essay by Shane Joaquin Jimenez
Last November, a pirated publication of three uncollected stories by J. D. Salinger, entitled Three Stories, appeared on torrent and file-sharing sites. The origins of the edition are murky—assembled and printed by someone in 1999, sold sometime later to someone else on eBay—but it appears to be the genuine thing, offering three stories that will be brand new to most readers: “The Ocean Full of Bowling Balls,” “Birthday Boy,” and “Paula.” While Three Stories has been expunged from much of the Internet (one can only assume by Salinger's literary trust), and the PDF is now more difficult to obtain, this pirated collection offers a fascinating look into the much-discussed, little-seen fiction work that sustained Salinger financially before the runaway success of The Catcher in the Rye crashed into his life.
The real story of interest here is “The Ocean Full of Bowling Balls,” which is vintage Salinger. It describes the last day of young Kenneth Caulfield’s life, a day in which he travels around his home in Cape Cod, touching the lives of those around him with his preternatural wisdom. Narrated by the eldest Caulfield, Vincent, the story throws us into a world that is unmistakably Salinger’s, where wise, young siblings try to save our souls as a quirky voice pulls us breathlessly through the pages. But Kenneth is the centerpiece of this story. A lover of baseball who copies lines from his favorite poems on his catcher’s mitt (famously evoked in The Catcher in the Rye), Kenneth is an almost mystically pure-hearted boy who dispenses sage advice to his older brother Vincent. Vincent is a writer, or at least trying to be one, and comes up with a rather mean-spirited story about a man whose wife only allows him to go bowling once a week. After he dies, she discovers another woman leaving flowers on his grave, and the story ends with her throwing the bowling ball through a window. Kenneth says:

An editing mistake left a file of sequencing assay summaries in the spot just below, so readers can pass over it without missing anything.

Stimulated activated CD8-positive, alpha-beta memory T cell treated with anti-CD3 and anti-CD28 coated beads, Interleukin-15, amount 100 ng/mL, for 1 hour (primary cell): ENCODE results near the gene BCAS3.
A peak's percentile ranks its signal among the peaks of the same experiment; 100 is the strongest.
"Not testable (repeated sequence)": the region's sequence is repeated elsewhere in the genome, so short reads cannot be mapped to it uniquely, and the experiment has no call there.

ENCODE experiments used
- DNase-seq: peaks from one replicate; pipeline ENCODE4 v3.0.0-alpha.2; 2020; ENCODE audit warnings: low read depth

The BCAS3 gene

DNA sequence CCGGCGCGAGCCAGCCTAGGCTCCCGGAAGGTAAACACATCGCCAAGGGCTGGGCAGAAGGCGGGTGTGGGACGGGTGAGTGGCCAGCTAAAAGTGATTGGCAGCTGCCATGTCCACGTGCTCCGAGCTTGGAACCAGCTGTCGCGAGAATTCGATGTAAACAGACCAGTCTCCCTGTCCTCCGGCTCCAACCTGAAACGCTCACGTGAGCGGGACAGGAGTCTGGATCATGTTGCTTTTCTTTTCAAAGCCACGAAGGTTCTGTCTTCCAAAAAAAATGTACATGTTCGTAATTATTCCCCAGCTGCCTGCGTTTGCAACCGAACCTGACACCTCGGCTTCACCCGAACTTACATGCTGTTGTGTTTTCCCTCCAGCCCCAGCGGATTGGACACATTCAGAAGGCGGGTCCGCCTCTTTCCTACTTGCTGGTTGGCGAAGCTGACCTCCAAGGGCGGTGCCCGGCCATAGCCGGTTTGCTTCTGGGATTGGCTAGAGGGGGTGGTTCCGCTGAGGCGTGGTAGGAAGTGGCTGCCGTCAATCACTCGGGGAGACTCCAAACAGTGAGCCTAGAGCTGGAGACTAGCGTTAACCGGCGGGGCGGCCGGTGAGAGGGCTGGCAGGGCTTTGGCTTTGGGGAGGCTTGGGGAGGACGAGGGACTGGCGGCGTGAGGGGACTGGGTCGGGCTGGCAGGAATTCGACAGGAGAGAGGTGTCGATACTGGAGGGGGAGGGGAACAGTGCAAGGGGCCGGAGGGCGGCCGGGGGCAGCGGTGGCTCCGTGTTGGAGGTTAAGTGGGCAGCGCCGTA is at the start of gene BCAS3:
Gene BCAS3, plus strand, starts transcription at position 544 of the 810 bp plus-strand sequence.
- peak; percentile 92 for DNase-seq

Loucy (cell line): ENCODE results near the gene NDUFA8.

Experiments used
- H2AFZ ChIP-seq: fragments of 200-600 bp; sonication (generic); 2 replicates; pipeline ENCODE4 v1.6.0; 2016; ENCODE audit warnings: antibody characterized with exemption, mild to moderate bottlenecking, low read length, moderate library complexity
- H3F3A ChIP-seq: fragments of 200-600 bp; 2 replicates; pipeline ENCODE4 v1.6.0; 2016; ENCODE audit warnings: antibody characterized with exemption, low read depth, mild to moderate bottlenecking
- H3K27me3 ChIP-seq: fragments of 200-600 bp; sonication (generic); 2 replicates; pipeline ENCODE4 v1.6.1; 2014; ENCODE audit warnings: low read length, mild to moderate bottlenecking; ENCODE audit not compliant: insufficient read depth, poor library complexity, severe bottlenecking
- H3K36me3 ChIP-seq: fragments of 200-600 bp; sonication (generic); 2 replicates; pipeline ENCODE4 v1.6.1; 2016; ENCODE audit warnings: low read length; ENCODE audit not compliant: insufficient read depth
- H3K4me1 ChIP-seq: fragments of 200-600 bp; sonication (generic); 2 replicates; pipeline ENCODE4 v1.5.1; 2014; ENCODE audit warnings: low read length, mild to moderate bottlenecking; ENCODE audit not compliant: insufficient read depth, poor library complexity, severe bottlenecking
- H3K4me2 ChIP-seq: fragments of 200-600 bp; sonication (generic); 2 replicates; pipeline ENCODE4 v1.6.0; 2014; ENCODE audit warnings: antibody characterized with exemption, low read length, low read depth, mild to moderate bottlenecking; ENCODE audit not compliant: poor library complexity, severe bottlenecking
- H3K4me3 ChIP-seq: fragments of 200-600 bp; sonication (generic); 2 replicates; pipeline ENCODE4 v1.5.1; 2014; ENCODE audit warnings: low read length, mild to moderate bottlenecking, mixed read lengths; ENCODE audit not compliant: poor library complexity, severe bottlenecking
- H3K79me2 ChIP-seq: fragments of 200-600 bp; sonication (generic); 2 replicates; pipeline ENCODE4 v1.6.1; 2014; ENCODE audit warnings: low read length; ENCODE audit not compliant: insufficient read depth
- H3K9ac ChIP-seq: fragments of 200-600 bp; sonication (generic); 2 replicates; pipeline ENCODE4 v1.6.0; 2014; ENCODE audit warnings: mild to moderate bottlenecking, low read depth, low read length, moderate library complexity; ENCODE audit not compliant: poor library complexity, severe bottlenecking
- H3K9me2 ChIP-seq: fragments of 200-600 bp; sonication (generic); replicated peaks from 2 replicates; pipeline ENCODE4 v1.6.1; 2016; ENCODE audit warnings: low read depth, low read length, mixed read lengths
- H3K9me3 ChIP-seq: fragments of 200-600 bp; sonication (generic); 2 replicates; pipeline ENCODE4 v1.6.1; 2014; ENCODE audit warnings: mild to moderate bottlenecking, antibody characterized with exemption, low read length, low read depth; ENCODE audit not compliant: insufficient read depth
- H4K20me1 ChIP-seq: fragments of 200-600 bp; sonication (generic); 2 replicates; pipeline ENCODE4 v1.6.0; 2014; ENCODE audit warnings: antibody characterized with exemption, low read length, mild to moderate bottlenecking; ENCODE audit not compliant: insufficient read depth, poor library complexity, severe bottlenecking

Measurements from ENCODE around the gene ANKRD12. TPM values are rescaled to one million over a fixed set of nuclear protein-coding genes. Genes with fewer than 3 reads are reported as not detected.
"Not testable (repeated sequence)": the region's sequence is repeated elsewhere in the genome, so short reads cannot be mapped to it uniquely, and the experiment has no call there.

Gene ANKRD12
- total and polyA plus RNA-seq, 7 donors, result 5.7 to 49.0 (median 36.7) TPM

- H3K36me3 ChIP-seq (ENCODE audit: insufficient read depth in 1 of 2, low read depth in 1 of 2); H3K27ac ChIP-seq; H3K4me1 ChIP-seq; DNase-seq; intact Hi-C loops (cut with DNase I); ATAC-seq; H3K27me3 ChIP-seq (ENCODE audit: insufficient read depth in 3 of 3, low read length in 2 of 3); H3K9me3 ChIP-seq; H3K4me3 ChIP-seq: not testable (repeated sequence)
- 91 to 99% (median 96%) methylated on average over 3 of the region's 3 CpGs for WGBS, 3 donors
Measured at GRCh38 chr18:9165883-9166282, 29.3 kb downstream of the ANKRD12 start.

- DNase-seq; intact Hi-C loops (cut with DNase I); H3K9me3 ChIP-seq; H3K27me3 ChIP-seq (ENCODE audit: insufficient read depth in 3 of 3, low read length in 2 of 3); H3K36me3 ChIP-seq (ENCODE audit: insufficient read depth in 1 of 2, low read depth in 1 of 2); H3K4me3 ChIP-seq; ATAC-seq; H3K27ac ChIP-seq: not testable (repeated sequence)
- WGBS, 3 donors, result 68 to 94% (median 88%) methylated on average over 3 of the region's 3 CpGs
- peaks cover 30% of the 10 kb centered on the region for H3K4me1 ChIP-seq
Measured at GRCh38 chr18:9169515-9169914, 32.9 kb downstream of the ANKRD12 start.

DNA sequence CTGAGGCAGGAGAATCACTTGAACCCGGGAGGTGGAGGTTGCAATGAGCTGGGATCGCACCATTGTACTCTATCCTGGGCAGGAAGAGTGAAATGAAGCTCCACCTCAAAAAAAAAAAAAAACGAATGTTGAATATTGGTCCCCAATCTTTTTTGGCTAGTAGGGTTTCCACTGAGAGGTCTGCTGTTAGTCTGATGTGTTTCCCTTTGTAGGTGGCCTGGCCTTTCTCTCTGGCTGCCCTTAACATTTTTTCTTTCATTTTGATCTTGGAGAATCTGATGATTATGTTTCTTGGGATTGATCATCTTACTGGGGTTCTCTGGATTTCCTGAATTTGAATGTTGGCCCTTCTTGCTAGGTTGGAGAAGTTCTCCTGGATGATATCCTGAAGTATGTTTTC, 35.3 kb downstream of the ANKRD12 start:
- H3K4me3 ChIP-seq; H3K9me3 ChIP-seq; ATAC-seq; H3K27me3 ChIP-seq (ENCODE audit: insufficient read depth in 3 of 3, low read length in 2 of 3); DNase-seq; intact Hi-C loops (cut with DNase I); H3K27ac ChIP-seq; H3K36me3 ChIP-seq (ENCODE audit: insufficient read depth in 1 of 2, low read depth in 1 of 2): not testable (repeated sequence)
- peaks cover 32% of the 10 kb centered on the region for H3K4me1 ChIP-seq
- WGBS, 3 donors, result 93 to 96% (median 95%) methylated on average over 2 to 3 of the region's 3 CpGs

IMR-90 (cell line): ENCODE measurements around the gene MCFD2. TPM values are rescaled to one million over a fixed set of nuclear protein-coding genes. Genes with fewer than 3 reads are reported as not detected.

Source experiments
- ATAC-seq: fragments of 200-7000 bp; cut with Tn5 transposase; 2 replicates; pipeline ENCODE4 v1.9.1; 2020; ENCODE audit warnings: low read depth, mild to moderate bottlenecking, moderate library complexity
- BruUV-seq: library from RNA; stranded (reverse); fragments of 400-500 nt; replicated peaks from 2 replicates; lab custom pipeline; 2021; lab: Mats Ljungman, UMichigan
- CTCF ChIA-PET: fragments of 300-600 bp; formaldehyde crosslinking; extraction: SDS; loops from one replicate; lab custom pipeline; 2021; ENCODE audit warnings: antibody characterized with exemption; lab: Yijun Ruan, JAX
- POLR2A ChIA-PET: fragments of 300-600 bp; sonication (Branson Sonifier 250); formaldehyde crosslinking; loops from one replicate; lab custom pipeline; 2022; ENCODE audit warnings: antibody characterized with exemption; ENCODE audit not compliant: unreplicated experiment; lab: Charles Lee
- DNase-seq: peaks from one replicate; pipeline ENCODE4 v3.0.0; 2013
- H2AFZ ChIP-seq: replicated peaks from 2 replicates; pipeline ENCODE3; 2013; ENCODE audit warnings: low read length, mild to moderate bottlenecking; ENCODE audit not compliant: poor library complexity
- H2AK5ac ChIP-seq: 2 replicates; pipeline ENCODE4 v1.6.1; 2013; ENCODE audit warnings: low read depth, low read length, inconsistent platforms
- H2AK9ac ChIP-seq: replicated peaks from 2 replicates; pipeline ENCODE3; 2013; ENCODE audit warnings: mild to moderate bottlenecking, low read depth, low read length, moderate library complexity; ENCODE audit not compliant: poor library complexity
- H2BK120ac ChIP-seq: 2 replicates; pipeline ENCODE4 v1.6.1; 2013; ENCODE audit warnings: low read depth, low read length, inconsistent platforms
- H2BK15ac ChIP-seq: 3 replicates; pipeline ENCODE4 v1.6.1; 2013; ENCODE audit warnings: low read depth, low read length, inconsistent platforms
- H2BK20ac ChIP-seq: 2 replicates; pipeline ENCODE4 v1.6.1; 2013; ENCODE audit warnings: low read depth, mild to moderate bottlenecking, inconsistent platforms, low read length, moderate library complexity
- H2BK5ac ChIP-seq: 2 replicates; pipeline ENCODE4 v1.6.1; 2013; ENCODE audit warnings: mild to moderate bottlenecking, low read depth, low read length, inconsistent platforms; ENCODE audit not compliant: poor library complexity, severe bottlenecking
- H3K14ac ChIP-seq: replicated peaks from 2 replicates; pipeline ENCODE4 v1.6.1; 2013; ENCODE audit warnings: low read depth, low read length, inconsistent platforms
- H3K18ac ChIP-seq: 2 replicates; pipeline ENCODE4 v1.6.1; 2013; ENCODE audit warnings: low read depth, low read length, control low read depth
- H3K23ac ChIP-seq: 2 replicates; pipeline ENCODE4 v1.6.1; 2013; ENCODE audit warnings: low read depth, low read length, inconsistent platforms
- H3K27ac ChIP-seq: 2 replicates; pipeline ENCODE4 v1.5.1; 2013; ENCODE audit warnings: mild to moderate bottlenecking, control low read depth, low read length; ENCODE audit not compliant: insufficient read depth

But if you’re just making stuff up, why don’t you make up something that’s good. See? If you just made up something good, is what I mean. Good stuff happens. Lots of times. Boy, Vincent! You could be writing about good stuff. You could write about good stuff, I mean about good guys and all. Boy, Vincent!
Vincent notes: “He looked at me with his eyes shining—yes, shining. The boy’s eyes could shine.” One can’t help but be reminded of another sage young character of Salinger’s: Seymour Glass, the voice of “Hapworth 16, 1924,” whose mystical rhapsodizing was attacked after the story’s publication as a form of self-indulgent, literary waywardness on the part of the author. We think too of young Teddy, the other Vedanta-inspired Glass brother, whose precocious enlightenment extends even to a knowledge of his past reincarnations—paralleling Kenneth’s confident promise that he will “stick around a while” when he dies.
“The Ocean Full of Bowling Balls” finds Salinger’s prose spare, lean, and engaging, allowing his larger ideas about youth and morality to shine unimpeded. A review by Jay Parini in The Guardian says the story “would not have seemed out of place next to ‘A Perfect Day for Bananafish’ or ‘Teddy’,” and that is no exaggeration. A thoroughly enjoyable read for long-time fans and non-initiates alike, “The Ocean Full of Bowling Balls” also provides one of the keener assessments of Holden Caulfield in print, coming from Wise Kenneth: “He’s just a little old kid and he can’t make any compromises.”
It is certainly strange to think that now—four years after Salinger’s death in 2010 and five decades since the publication of his last book—is perhaps the most exciting time to be a fan of the author. Most of his uncollected stories, printed in the literary magazines of his day, are easily found nowadays on such labor-of-love resources as Dead Caulfields. And the recent book/documentary film Salinger promises that five new books are forthcoming, further expanding the Glass and Caulfield family sagas, as well as shedding light on Salinger’s experiences with war and the Upanishads.
The other two stories in the collection—“Birthday Boy” and “Paula”—are more like drafts, underwhelming at times yet offering fascinating insights into Salinger’s writing and editing process. But should they have been made public against his wishes? The pirated collection does give readers access to these stories, locked away as they are at the Princeton University Library and Harry Ransom Center—and, in the case of “The Ocean Full of Bowling Balls,” not legally available for publication until 2060. But here’s another perspective: these stories show a formidable writer learning his craft, exploring new narrative angles, making mistakes, failing. Perhaps Salinger did not want them out in the world because a finished piece of fiction is something like a magic trick—the more effortless it appears, and the less we know about the long work that went into creating it, the more we appreciate its effects. With these “new” stories from Salinger, as well as all the promised forthcoming material, the problem we are faced with is how to remain fans without ruining the magic.